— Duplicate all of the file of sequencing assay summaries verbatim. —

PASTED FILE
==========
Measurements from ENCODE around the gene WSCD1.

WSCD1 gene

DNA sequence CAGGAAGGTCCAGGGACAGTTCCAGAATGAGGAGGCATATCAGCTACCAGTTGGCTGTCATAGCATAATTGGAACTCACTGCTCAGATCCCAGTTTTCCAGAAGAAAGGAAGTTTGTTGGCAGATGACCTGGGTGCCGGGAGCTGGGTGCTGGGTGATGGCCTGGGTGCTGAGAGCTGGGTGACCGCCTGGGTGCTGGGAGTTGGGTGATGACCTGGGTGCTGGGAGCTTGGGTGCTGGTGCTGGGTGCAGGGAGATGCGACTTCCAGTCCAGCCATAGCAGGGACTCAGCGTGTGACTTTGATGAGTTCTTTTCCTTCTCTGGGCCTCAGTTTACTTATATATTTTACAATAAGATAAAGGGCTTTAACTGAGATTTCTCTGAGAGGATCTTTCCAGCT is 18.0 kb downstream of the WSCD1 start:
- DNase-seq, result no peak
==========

Measurements from ENCODE around the gene WSCD1.

WSCD1 gene

DNA sequence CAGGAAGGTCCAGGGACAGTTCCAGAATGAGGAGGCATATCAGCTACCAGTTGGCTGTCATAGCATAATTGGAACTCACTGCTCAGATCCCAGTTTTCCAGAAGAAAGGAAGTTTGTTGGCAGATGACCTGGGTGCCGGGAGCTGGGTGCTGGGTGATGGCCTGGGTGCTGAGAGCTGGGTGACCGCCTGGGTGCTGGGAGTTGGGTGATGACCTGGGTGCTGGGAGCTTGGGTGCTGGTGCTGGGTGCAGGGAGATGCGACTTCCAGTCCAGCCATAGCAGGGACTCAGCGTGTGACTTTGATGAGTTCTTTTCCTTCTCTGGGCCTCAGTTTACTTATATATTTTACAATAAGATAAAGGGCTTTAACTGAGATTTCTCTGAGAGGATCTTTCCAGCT is 18.0 kb downstream of the WSCD1 start:
- DNase-seq, result no peak